Stroke Risk Factors
Do you know your stroke risk? Some factors are out of your control, like family history. But you can control some, including diet and physical activity. Now is the time to take charge of your health.
The likelihood of having a stroke increases with age for both males and females. Although stroke is more common among the elderly, a lot of people under 65 also have strokes. Even babies and children can have a stroke.
If your parent, grandparent, sister or brother has had a stroke — especially before reaching age 65 — you may be at greater risk. Sometimes strokes are caused by genetic disorders like CADASIL, which can block blood flow in the brain.
African-Americans have a much higher risk of death from a stroke than Caucasians do. This is partly because blacks have higher risks of high blood pressure, diabetes and obesity. Visit our Empowered to Serve program to learn more. Hispanics and Latinos also have unique risks for stroke.
Women have more strokes than men and stroke kills more women than men. Women tend to live longer than men and are older when they have a stroke. Factors that may increase stroke risks for women include pregnancy, history of preeclampsia/eclampsia or gestational diabetes, oral contraceptive use (especially when combined with smoking) and post-menopausal hormone therapy. Be sure to discuss your risks with your doctor.
Prior Stroke, TIA or Heart Attack
A person who has had a prior stroke has a much higher risk of having another stroke than a person who has never had one. A person who’s had one or more transient ischemic attacks (TIAs) is almost 10 times more likely to have a stroke than someone of the same age and sex who hasn’t. TIAs are smaller, temporary blockages in the brain that can produce milder forms of stroke-like symptoms but may not leave lasting damage. A TIA is a medical emergency. So follow up immediately with a healthcare professional.
If you’ve had a heart attack, you’re at higher risk of having a stroke. A heart attack is caused by plaque buildup that blocks blood vessels to the heart. Similarly, most strokes are caused by a buildup of plaque that cause blockages in the brain.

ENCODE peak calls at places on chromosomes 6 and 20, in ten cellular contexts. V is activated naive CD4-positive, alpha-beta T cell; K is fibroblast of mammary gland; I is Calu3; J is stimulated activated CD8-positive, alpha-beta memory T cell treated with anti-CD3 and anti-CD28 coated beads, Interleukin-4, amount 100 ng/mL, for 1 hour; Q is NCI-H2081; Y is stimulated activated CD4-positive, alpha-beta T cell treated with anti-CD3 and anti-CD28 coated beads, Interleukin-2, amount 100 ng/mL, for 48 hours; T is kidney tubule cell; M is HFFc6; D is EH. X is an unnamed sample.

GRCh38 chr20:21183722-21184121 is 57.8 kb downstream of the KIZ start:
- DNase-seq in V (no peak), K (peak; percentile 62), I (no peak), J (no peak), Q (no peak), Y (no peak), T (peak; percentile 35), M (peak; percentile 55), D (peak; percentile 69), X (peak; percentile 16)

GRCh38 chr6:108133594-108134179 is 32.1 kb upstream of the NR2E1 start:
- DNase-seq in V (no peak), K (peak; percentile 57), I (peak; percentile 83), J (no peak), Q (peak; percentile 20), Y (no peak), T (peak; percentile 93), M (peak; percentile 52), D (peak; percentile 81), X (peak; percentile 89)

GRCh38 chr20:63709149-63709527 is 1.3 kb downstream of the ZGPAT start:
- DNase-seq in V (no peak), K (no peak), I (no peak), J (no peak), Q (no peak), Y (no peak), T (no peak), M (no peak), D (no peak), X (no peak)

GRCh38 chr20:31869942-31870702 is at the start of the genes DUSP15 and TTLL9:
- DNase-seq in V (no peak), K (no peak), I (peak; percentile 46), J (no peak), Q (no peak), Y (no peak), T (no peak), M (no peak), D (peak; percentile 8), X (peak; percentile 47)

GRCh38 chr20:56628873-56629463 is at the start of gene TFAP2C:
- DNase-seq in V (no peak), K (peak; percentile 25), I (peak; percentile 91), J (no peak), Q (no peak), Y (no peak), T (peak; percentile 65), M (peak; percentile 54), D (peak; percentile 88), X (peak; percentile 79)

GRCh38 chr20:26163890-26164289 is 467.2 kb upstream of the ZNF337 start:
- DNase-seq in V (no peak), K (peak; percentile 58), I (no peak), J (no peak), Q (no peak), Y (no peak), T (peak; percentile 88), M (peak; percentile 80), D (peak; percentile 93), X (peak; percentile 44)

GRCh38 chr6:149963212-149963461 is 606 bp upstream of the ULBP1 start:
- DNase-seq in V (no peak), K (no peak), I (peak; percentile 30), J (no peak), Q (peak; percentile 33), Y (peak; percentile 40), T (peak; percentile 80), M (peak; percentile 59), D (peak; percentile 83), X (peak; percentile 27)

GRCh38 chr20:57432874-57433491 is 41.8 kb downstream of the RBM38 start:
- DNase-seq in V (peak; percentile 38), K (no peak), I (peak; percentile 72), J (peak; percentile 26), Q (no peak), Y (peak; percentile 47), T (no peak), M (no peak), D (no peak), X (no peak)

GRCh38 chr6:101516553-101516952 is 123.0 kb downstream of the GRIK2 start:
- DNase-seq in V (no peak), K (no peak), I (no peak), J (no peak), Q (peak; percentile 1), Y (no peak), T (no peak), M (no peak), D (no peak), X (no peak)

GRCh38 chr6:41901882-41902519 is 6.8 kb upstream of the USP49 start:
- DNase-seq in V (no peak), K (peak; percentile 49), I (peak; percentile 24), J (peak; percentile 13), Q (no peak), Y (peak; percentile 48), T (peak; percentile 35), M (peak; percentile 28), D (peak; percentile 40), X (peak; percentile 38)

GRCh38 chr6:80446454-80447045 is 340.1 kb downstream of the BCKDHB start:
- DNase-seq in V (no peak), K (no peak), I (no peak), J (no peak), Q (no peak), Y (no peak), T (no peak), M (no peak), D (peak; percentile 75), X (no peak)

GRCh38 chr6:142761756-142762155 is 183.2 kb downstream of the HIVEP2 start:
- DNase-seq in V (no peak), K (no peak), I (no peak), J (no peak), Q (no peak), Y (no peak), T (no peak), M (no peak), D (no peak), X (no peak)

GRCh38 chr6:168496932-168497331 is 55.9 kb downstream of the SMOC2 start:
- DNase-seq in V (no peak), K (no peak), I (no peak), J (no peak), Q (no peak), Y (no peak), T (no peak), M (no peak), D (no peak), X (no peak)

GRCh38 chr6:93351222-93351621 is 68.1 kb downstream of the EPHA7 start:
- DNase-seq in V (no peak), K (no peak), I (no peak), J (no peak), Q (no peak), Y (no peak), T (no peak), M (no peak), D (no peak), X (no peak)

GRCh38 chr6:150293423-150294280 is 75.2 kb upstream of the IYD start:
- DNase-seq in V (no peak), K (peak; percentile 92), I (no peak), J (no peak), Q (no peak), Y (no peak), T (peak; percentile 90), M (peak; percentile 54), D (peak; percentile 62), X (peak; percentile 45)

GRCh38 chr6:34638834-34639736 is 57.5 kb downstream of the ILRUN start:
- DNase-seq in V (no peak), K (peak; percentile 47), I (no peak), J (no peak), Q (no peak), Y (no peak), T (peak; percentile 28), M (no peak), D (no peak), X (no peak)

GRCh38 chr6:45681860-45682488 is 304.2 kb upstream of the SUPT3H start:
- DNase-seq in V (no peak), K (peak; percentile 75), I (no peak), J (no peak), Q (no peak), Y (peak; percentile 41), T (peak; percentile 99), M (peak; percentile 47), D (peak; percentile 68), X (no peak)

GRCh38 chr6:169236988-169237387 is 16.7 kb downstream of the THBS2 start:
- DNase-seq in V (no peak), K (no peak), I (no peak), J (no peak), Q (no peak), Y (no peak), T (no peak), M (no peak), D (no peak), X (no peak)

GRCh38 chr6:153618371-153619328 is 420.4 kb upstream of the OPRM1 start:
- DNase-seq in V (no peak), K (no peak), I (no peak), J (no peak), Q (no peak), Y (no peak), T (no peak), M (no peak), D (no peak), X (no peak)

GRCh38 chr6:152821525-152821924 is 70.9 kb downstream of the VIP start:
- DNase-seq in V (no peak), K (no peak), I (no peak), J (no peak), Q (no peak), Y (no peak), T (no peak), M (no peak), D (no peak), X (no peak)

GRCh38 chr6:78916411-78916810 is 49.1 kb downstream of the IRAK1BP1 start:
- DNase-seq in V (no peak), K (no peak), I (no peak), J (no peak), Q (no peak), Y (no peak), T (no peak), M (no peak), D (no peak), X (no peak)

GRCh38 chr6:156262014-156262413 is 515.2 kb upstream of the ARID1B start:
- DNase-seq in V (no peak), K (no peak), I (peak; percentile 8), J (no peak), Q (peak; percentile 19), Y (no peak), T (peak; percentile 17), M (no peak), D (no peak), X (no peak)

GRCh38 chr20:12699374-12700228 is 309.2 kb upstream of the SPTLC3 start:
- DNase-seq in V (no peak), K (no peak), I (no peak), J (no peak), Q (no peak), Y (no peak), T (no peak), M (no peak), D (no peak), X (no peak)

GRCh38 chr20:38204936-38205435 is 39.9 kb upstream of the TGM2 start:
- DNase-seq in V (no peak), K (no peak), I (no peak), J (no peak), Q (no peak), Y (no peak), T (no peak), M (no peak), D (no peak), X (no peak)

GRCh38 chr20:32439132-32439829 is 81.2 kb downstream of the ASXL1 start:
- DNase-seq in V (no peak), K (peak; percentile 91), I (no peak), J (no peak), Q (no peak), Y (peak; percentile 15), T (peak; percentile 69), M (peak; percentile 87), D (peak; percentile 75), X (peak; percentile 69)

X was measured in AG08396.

Several additional factors may increase your risk of stroke:
Strokes are more common in southeastern states — the “stroke belt” states. Check out your state and consider how it supports healthy habits.
Strokes may be more common among those with lower incomes. One reason may be due to higher smoking and obesity rates. Another reason may be that access to quality health care is often more limited among those with lower incomes. Support quality health care for all.
Alcohol abuse can lead to medical complications, including stroke. If you drink alcohol, we recommend no more than two drinks per day for men and no more than one drink per day for non-pregnant women. See recommendations. Pregnant women should not drink alcohol. Speak with your doctor or a local support group if you need help overcoming addiction to alcohol.
The most commonly abused drugs, including cocaine, amphetamines and heroin, have been associated with an increased risk of stroke. Strokes caused by drug abuse often occur in a younger population. Steer clear of potentially addicting substances and see a doctor if you need support to overcome substance abuse.
Recent studies are clarifying the reasons that well-rested people tend to have lower heart disease and stroke risks. Adopt habits that promote healthy sleep patterns.
By The American Stroke Association